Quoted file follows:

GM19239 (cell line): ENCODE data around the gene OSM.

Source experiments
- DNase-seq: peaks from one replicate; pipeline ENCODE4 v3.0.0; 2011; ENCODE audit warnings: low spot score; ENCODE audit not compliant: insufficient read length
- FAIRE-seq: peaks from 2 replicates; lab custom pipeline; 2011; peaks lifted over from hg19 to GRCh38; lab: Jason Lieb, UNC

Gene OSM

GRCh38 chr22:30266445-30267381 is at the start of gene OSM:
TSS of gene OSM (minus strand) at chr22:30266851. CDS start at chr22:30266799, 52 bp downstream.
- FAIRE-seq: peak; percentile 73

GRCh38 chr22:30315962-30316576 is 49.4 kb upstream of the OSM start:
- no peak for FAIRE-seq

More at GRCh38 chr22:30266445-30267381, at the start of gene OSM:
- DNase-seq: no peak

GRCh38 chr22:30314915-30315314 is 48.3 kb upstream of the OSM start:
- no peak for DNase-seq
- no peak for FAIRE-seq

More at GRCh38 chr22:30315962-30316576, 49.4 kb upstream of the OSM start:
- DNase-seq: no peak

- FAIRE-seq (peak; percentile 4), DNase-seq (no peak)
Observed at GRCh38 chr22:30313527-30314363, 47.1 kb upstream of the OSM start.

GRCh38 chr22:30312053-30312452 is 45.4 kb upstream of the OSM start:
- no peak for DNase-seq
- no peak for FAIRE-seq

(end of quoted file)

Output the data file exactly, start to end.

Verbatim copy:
GM19239 (cell line): ENCODE data around the gene OSM.

Source experiments
- DNase-seq: peaks from one replicate; pipeline ENCODE4 v3.0.0; 2011; ENCODE audit warnings: low spot score; ENCODE audit not compliant: insufficient read length
- FAIRE-seq: peaks from 2 replicates; lab custom pipeline; 2011; peaks lifted over from hg19 to GRCh38; lab: Jason Lieb, UNC

Gene OSM

GRCh38 chr22:30266445-30267381 is at the start of gene OSM:
TSS of gene OSM (minus strand) at chr22:30266851. CDS start at chr22:30266799, 52 bp downstream.
- FAIRE-seq: peak; percentile 73

GRCh38 chr22:30315962-30316576 is 49.4 kb upstream of the OSM start:
- no peak for FAIRE-seq

More at GRCh38 chr22:30266445-30267381, at the start of gene OSM:
- DNase-seq: no peak

GRCh38 chr22:30314915-30315314 is 48.3 kb upstream of the OSM start:
- no peak for DNase-seq
- no peak for FAIRE-seq

More at GRCh38 chr22:30315962-30316576, 49.4 kb upstream of the OSM start:
- DNase-seq: no peak

- FAIRE-seq (peak; percentile 4), DNase-seq (no peak)
Observed at GRCh38 chr22:30313527-30314363, 47.1 kb upstream of the OSM start.

GRCh38 chr22:30312053-30312452 is 45.4 kb upstream of the OSM start:
- no peak for DNase-seq
- no peak for FAIRE-seq